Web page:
Two Questions Every Coach Should Ask Their Team Before the Start of The Season

November 14, 2019

Lee Elias

Before the start of each season, there are two questions that every coach should ask themselves, their staff and their team. In my experience, less than 5% actually do. These two questions are in no way “the answer” to creating a championship season, but they are the consummate start to a successful season. Make no mistake, team’s that have an answer for these questions win - those that haven't, don't. Whether you are so close to winning a title you can taste it or a team rebuilding from the ground up - here’s something that will give you an edge…

Question 1: Can you define trust (without using the word in the definition)? 

Most Common Answer: Silence

At face value, trust is the level of reliance you have on another person. At a personal level, the definition of this word changes depending on your upbringing. It means something completely different for someone who grew up in a safe environment with two parents and something completely different for someone who grew in the inner city with one or no parents. Those are the two extremes of an entire spectrum of backgrounds, and your group most likely has a large range. 

What’s funny about trust is when you really break it down its more of a feeling than it is a word. I always tell the teams I am part of, “You do not need to like each other but you do need to trust one another - you need to believe that the person sitting next to you will do everything within their power to succeed for the team and you.” 

Each team must come up with a definition for “trust” that is understood and bought into by every single person within the locker room. As the foundation of any team this is essential if you want to not only compete, but to win at the highest level.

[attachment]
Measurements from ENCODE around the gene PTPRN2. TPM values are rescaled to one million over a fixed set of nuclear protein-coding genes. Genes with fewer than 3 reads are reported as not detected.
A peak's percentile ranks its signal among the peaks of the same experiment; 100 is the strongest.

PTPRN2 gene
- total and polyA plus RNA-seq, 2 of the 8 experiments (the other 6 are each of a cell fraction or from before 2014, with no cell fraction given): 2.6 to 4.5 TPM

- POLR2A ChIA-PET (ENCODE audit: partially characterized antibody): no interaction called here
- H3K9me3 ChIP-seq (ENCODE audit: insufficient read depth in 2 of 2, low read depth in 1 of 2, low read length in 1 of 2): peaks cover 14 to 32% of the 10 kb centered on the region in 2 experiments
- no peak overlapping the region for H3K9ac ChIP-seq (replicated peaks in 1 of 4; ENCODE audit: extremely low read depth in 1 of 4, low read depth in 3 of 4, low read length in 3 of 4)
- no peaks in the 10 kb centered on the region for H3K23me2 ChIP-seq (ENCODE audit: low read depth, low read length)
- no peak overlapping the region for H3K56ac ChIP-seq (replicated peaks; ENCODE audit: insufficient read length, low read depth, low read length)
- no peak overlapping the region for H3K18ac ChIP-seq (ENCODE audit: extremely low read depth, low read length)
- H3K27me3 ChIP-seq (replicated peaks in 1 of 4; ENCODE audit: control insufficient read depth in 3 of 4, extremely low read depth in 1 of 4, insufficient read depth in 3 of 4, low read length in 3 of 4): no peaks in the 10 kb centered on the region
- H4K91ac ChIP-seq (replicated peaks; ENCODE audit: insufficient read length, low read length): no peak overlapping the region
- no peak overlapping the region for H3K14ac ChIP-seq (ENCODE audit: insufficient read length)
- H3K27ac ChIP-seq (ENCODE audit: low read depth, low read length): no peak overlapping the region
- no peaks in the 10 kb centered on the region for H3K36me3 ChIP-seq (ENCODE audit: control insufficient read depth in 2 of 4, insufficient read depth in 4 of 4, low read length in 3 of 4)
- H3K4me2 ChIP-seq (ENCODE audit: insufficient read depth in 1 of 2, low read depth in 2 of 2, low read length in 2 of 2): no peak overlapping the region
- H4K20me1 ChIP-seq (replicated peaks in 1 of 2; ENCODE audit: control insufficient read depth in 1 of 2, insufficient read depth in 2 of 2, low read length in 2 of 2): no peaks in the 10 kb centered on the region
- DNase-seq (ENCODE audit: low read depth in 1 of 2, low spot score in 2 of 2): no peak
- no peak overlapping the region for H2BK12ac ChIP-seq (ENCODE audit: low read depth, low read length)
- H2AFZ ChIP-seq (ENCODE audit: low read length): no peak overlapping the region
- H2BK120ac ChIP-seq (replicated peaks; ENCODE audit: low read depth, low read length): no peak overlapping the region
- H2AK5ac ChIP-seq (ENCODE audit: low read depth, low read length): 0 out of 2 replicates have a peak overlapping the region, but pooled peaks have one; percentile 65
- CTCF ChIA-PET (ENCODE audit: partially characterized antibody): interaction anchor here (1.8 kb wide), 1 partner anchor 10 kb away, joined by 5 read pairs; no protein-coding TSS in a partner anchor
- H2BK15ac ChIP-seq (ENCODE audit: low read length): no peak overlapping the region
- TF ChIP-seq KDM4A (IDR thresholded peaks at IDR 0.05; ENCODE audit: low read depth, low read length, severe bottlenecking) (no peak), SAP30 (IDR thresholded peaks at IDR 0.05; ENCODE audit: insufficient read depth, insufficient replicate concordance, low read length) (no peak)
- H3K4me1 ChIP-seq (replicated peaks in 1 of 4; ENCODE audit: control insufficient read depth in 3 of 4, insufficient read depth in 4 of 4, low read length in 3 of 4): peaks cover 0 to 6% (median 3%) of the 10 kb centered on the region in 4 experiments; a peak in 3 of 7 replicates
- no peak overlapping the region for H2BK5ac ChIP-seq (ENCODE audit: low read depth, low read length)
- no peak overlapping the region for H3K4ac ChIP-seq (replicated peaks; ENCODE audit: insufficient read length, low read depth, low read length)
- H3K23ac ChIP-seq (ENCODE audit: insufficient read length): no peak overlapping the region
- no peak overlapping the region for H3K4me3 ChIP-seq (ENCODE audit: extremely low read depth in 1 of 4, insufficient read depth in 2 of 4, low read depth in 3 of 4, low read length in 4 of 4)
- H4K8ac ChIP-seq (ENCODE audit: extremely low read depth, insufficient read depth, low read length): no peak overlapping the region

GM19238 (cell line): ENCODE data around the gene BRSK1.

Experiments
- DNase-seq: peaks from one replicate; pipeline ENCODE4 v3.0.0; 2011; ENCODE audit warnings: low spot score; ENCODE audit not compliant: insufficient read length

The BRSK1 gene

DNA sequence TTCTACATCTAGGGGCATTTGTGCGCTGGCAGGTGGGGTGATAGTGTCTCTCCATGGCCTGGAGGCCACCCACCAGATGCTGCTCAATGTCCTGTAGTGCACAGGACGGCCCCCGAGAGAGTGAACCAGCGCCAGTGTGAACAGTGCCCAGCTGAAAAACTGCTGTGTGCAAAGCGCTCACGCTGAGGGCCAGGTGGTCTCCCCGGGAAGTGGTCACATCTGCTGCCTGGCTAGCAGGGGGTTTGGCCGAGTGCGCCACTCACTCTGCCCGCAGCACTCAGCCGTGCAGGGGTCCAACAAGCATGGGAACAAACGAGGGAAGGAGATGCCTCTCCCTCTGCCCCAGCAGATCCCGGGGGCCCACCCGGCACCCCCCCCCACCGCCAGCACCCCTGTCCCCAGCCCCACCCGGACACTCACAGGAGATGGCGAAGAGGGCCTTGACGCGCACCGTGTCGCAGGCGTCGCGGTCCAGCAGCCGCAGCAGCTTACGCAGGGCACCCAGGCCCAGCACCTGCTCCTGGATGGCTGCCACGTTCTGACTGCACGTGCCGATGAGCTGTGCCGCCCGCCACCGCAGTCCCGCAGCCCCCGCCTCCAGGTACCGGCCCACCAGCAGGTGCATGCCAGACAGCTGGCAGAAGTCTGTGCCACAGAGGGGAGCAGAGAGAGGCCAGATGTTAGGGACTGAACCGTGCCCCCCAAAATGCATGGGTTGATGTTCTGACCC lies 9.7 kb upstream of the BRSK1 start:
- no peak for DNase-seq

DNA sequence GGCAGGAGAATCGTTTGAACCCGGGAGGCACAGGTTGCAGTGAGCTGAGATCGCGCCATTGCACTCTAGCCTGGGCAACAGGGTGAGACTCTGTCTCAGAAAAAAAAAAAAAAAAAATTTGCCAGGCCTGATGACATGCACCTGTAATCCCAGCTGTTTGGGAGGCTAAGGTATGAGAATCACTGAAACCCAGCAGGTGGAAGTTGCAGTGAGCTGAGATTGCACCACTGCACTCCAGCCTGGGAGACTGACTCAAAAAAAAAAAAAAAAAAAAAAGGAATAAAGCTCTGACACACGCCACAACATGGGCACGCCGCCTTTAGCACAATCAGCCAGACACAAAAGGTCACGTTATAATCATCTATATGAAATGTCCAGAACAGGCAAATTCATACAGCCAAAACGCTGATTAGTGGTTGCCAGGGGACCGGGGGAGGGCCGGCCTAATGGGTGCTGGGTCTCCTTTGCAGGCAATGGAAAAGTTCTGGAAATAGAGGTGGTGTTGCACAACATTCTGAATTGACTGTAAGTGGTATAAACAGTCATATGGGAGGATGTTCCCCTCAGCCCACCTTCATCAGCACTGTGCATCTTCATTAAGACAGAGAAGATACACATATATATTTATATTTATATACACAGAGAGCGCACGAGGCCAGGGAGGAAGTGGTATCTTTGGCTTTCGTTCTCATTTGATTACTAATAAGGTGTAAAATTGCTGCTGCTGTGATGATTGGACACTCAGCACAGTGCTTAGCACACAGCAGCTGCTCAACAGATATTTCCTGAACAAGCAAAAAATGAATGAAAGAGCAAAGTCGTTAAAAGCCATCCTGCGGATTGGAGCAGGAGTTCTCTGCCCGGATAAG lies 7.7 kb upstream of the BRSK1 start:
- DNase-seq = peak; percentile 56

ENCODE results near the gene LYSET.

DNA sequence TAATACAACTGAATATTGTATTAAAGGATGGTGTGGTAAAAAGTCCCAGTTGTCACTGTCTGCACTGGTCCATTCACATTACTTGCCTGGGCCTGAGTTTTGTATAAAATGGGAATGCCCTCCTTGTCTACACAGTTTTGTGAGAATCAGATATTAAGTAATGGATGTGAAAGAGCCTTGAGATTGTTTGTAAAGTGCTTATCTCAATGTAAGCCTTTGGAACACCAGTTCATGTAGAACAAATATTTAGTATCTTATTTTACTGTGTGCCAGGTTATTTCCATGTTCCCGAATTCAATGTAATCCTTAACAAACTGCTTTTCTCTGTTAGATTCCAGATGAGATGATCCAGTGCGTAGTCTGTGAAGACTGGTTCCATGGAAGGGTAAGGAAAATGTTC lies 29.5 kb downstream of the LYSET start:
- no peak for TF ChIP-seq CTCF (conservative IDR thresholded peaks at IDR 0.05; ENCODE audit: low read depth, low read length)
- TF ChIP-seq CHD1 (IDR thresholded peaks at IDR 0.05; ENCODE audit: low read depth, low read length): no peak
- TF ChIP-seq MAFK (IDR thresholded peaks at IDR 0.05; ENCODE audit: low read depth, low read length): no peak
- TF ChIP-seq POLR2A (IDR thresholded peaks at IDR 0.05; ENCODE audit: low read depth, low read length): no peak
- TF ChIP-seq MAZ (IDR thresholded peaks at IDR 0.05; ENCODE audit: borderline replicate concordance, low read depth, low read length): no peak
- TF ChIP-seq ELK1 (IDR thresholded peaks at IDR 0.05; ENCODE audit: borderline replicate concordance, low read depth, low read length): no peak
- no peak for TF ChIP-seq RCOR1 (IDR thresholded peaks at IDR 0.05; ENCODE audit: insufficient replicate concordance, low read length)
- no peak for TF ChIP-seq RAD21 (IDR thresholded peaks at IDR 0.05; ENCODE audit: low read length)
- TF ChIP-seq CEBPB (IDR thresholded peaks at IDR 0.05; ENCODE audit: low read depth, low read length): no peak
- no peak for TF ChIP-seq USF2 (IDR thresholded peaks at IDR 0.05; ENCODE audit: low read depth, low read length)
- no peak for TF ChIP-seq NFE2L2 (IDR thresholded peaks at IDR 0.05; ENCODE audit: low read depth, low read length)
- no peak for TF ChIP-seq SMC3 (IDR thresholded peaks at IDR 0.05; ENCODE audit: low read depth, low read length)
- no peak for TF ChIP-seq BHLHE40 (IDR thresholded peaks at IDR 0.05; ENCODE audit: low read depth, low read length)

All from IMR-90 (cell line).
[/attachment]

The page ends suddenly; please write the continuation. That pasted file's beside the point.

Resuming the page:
Question 2: Do you know what motivates each individual member of your team?

Most Common Answer: No

When I get a “no” to this answer I usually follow it up with, “well how the hell are you motivating them then?!”

We are all motivated in different ways. After building trust, simply asking the members of your team “What motivates you?” And adversely “what demotivates you?” This is a five minute conversation that may make the difference between you getting maximum performance ford mediocre performance from your athletes and staff.

Truth is, most leaders assume the way they are motivated is the “right” way and in turn apply that methodology to the entire team. While this may work for some, it can often be catastrophic to the team as a whole. As coaches, we all deal with different age levels, different backgrounds, and different mindsets. Knowing how to accept and tap into each one to both inspire them to grow and inspire better performance i


Once you’ve asked these questions, document the results. I’m a big believer in visuals around the locker room. Have the definition of trust visible to the players at all times. Print out copies or create a phone backgrounds and have them walk around with it. With motivation, keep a strong notebook and dedicate the time to learn how your players, coaches and staff respond to different types of coaching. Delegate if needed to positional coaches. 

While I think these two questions are just a starting point, there are many more questions that can be asked prior to a season starting. Organize your staff and come up with ten questions that you can ask all players about trust, motivation, goal setting and preparation. Sit down with them one-on-one and create a folder where you and your players can refer to them throughout the season. 

If you have questions about how trust, motivation or overall team culture, email me at